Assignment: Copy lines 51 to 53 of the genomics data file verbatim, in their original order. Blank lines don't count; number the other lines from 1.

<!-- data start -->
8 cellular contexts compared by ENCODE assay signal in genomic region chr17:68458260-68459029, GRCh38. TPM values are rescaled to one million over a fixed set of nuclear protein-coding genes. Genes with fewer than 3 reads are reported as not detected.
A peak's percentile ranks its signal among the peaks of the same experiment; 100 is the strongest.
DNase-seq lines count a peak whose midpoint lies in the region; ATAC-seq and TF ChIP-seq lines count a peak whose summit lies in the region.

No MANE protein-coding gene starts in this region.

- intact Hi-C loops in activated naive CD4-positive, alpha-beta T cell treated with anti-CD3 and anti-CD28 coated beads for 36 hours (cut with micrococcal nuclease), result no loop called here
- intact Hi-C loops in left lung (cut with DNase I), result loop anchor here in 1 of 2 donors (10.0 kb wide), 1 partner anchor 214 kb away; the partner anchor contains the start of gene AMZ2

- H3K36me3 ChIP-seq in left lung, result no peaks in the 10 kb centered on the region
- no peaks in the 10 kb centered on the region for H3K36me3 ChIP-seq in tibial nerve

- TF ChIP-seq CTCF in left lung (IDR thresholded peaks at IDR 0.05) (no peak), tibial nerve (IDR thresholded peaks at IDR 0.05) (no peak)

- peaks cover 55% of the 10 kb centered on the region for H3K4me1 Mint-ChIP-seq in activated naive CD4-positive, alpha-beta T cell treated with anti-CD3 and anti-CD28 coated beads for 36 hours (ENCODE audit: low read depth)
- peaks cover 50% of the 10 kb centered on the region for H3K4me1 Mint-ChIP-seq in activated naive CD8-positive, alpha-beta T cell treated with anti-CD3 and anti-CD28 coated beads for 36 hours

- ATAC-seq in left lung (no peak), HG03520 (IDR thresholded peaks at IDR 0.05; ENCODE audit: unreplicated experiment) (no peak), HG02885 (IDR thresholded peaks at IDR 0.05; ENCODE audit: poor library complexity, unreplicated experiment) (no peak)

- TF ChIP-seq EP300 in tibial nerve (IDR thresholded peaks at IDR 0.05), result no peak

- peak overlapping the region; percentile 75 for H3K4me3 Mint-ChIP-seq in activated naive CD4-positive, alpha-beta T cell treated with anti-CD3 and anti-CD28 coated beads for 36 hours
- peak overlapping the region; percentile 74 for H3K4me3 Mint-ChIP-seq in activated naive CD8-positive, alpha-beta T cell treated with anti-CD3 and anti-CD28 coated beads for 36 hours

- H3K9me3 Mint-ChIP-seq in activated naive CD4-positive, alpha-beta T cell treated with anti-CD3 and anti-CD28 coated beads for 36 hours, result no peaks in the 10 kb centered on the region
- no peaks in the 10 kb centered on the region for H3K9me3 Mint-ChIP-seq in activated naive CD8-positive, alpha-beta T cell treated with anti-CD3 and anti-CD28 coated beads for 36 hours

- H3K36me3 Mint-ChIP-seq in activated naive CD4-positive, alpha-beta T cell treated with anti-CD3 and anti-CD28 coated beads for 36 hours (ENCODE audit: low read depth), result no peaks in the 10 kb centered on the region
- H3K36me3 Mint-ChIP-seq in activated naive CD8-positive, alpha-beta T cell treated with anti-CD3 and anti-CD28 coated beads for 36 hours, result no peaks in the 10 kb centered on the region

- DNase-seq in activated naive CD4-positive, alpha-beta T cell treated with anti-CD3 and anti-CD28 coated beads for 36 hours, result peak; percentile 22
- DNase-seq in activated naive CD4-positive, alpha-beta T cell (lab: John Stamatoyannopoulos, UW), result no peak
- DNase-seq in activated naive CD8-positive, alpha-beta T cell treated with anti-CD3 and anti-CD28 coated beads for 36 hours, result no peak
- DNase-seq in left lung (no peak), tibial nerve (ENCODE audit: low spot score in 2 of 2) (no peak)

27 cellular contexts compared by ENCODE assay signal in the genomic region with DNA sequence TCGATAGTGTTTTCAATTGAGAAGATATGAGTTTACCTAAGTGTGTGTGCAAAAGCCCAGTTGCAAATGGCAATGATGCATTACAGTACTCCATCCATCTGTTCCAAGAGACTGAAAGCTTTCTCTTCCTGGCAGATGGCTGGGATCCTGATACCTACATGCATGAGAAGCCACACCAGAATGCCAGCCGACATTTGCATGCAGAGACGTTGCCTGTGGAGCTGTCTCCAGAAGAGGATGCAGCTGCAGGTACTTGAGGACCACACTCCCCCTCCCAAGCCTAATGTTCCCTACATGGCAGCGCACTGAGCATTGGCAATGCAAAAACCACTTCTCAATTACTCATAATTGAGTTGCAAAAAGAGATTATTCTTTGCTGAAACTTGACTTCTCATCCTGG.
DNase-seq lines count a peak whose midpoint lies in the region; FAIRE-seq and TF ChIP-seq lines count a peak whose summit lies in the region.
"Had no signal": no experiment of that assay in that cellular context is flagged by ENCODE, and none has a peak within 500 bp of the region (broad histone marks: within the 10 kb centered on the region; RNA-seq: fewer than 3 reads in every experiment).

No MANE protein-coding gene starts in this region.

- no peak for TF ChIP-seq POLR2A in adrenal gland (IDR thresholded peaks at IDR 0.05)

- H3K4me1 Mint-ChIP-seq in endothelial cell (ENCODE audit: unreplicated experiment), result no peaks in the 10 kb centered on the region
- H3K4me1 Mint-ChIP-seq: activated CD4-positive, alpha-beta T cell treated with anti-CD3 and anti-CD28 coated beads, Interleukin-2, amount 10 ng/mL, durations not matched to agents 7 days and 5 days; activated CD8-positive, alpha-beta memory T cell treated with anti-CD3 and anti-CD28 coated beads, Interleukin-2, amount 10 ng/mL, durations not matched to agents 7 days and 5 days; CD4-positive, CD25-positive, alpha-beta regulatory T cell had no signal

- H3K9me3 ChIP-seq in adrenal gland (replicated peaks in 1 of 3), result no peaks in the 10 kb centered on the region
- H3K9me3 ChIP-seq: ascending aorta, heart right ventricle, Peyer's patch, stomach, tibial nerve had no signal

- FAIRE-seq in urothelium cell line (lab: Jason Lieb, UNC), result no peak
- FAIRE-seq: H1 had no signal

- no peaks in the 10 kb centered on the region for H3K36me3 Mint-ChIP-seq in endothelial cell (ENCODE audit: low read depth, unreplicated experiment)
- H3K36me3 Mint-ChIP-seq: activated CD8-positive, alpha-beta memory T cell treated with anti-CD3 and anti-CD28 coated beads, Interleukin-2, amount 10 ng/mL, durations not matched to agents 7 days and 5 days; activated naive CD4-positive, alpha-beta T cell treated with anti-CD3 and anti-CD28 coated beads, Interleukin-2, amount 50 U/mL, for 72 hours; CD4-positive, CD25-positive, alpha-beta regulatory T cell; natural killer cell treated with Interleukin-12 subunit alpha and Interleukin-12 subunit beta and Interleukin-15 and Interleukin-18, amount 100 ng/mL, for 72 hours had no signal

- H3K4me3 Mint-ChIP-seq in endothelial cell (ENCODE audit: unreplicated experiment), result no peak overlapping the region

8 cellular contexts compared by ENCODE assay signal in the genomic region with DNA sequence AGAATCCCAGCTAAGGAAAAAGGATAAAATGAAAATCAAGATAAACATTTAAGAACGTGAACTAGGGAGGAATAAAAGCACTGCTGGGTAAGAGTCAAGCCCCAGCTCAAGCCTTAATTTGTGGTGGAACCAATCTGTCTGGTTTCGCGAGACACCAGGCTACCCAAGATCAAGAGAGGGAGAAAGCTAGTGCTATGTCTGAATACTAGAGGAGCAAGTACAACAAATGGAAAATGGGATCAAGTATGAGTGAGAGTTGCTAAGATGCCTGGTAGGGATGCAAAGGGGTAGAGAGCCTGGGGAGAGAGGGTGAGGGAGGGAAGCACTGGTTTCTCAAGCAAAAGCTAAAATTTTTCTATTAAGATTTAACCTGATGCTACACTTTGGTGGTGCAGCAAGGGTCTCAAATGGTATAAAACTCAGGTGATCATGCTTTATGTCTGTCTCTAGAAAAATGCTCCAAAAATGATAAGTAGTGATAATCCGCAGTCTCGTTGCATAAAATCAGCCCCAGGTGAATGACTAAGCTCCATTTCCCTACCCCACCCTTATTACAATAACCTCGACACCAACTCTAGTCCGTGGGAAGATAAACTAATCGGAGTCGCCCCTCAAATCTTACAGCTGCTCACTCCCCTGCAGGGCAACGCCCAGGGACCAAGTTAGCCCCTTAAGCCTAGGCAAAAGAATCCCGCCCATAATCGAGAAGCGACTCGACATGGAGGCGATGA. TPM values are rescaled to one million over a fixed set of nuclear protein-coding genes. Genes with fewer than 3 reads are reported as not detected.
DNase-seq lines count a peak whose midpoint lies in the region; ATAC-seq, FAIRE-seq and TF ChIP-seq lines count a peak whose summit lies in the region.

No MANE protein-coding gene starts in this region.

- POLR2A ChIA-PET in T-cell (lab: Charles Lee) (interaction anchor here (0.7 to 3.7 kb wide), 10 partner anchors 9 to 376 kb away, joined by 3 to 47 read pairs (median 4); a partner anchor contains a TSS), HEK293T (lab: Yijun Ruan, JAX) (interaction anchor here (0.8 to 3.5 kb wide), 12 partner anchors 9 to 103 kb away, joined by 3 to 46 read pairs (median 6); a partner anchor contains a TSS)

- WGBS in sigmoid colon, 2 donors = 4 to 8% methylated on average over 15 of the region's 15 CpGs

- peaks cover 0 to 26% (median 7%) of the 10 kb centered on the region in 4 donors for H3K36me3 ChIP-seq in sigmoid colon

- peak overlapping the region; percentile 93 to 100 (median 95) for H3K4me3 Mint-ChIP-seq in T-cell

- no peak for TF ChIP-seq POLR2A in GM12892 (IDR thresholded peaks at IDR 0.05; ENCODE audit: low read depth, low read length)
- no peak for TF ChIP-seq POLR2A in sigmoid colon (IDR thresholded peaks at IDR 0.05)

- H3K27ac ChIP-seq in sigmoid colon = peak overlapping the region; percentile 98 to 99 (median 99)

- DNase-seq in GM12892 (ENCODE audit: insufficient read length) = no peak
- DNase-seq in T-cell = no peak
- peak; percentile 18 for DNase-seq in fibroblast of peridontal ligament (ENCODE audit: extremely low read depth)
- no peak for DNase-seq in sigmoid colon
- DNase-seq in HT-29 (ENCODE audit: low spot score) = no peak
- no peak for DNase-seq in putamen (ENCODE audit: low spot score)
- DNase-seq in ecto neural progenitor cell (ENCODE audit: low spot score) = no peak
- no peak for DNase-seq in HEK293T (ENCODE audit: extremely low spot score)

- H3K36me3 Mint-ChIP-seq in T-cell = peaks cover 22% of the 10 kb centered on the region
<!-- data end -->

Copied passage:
- no peak for DNase-seq in sigmoid colon
- DNase-seq in HT-29 (ENCODE audit: low spot score) = no peak
- no peak for DNase-seq in putamen (ENCODE audit: low spot score)